Hande: Our work started in 2015 taking a street-by-street census style survey of scrap shops and processors in all 200 wards of Chennai, the sixth largest city in India, through funding from the Global Partnership on Sustainable Development Data (GPSDD) and World Economic Forum. We gave our surveyors specific regions to cover and had them use mobile-based data collection tools to survey every single street in their designated regions. We collected a host of different data including demographics, access to finance, business activities, and material flow, that we then analyzed and visualized on a data dashboard.

Omaar: How can policymakers use this data to support decision-making?

Hande: Data on the informal sector is key to creating strategies that integrate informal actors— that are already incentivized to recycle—into the formal waste management system. Policymakers can use our data to deliver cost-effective and low-carbon waste management solutions that support their growing populations.

Consider policymakers deciding waste management strategies for ward 100 in Chennai. This ward has 185 streets and 45,000 people. We found that there were around 180 waste-pickers and 16 small scrap shops in this ward that help collect around 720 tons of recyclable waste every year, making around $170,000 of revenue. Without data on the informal sector, policymakers have to rely on centralized municipal processes and resources. They might decide that they need to contract municipal staff to collect and transport waste material for ward 100 and even build new facilities for processing. But with informal sector data, they can take a hyperlocal approach, hiring waste-pickers in their own municipality and leveraging the storage space and facilities of the existing local kabadiwallas. Because kabadiwallas typically only serve a 5-mile radius, the financial and time-related costs of transportation are much lower. And better still, strengthening the informal supply chain can help build site and labor compliance into kabadiwallas and promote dignified collection services where collectors go directly to households rather than open dumps and landfills.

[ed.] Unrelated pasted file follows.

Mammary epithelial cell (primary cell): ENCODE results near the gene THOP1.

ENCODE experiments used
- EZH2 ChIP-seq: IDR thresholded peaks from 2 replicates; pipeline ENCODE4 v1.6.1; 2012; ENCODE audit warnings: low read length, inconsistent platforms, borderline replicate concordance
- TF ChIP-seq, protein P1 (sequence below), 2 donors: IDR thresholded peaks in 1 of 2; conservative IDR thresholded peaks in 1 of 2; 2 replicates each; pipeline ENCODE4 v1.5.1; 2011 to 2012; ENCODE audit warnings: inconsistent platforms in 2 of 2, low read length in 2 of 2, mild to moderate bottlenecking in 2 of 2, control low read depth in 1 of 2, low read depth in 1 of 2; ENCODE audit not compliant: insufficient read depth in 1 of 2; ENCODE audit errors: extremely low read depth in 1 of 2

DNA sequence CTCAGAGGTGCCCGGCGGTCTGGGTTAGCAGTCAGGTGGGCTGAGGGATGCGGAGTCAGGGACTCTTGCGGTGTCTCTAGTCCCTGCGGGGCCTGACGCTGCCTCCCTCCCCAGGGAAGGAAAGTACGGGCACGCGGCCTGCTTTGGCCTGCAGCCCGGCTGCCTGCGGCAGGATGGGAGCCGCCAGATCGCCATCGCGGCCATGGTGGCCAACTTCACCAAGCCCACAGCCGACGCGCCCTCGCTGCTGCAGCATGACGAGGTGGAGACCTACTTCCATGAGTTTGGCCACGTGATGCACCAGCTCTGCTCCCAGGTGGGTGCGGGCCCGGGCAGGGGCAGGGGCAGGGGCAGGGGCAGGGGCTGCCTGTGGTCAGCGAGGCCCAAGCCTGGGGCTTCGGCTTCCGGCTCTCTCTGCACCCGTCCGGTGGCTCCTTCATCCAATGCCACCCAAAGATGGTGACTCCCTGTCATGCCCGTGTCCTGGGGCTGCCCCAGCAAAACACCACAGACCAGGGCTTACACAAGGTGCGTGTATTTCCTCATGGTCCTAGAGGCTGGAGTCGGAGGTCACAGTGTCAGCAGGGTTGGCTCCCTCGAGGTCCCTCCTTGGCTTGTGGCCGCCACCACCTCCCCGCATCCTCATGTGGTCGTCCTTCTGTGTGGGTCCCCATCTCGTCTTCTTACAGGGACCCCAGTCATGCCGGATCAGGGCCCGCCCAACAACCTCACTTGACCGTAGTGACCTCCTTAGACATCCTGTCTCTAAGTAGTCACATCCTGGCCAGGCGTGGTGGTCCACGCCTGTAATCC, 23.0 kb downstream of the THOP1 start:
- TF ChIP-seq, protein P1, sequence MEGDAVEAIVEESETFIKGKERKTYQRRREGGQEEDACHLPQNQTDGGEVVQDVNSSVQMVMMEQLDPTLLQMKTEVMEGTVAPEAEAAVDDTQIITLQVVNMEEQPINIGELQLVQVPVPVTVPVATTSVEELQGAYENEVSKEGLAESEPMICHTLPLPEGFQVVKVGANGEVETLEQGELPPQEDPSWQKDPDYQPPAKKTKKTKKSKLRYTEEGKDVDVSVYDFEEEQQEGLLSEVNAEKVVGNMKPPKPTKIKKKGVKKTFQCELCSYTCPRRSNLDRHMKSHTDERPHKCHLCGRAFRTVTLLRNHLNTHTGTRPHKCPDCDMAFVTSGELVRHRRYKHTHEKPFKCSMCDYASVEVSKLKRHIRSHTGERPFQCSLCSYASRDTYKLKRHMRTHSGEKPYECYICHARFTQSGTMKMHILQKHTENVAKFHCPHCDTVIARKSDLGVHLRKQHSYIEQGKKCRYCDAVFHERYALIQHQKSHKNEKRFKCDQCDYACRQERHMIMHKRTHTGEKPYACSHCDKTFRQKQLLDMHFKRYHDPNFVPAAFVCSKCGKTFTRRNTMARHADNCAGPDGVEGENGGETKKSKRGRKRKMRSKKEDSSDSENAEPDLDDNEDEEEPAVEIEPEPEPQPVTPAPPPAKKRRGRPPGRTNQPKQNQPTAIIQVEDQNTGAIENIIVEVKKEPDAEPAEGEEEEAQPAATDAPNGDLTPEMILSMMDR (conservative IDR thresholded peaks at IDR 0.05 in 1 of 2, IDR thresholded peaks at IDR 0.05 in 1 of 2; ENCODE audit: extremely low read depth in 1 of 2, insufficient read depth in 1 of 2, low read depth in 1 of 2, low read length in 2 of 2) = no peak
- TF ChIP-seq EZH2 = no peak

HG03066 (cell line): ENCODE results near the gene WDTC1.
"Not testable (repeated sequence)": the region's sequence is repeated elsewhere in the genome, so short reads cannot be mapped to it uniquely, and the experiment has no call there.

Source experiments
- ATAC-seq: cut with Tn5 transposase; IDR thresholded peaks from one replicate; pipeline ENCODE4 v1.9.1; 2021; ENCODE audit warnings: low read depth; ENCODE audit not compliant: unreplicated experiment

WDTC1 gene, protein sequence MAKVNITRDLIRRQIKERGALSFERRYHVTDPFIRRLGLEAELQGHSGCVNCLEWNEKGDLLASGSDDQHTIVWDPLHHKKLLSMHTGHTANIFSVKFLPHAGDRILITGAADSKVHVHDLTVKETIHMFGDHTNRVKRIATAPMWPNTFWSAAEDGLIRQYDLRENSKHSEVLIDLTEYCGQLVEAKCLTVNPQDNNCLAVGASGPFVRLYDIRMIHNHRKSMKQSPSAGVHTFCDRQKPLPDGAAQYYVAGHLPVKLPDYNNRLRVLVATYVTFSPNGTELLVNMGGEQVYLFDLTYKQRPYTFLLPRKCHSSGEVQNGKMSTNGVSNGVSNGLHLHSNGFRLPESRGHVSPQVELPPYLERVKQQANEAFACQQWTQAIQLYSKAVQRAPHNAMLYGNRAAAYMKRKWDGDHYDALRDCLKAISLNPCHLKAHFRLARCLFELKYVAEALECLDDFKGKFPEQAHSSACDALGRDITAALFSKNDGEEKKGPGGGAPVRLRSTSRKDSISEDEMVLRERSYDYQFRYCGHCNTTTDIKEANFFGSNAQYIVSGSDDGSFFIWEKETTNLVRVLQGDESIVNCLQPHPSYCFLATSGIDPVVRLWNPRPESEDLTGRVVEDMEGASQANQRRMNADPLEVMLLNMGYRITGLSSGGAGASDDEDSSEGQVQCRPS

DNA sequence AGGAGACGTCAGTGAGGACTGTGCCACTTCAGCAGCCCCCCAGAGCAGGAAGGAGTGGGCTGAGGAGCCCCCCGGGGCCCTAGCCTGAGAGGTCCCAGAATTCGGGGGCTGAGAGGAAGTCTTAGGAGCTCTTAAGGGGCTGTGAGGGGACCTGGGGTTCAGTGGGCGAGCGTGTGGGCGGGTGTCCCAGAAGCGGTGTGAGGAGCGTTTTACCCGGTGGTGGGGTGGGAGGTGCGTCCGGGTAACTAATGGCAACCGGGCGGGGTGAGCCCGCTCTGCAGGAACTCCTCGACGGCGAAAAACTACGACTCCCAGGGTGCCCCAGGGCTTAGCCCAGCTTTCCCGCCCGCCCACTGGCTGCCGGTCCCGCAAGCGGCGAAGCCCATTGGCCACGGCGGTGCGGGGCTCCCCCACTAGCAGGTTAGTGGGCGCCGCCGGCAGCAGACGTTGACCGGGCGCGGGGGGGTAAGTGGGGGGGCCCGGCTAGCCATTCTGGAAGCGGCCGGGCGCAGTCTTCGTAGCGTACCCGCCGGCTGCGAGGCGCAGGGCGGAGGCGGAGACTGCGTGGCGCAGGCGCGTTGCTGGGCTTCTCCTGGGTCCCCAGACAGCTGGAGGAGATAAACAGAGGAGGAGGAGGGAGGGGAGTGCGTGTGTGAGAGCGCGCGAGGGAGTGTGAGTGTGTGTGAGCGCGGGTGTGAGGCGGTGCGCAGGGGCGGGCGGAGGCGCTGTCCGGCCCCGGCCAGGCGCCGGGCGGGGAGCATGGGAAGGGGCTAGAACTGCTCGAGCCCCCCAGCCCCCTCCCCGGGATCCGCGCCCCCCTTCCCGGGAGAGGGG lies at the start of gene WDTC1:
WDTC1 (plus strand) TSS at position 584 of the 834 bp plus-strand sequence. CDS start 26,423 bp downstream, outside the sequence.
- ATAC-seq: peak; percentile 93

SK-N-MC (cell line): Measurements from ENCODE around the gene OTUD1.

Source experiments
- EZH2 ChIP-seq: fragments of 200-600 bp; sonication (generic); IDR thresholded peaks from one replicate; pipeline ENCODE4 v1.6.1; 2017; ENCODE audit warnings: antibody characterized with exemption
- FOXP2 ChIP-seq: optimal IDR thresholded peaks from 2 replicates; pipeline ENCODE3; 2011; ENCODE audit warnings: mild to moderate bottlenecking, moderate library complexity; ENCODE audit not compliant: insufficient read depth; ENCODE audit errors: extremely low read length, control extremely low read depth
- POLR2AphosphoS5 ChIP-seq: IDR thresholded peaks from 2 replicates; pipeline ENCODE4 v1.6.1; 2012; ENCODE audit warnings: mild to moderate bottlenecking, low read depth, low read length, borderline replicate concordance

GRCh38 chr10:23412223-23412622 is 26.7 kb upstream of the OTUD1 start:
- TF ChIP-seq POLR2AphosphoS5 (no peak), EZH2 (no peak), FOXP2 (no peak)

Omaar: Besides data mapping, what other tech-based solutions are you working on?

Hande: We’re piloting a number of different ICT and IoT-based solutions. For one, we’re using IoT-enabled smart bins in 1,500 homes in Chennai. The bins track the amount and quality of segregated waste, which enables waste-pickers with our app to plan their collection schedules. We’re also using waste bags with QR codes that allow us to track where waste originates from, which is really important for companies that need to show the government that they are recycling. In Indonesia and India, we are also using point-of-sale devices that register waste-pickers as suppliers and create a receipt of signatures authorizing the sale of materials, promoting traceability.

We’re working toward creating raw material procurement guarantees for large processors too. The goal is to build contracts such that processors can reliably procure a set amount of material from the informal sector every month.

Omaar: What’s next?

Hande: My biggest target in the next five years is to map 100 cities. Ideally, all the data would be available on an open-source application that would contain granular data and be regularly updated. Ultimately, I believe the future of resource recovery and recycling in the developing world has to involve the informal sector. As we work toward broader goals for a circular economy, I want to help ensure the lives of all stakeholders in the informal economy improve.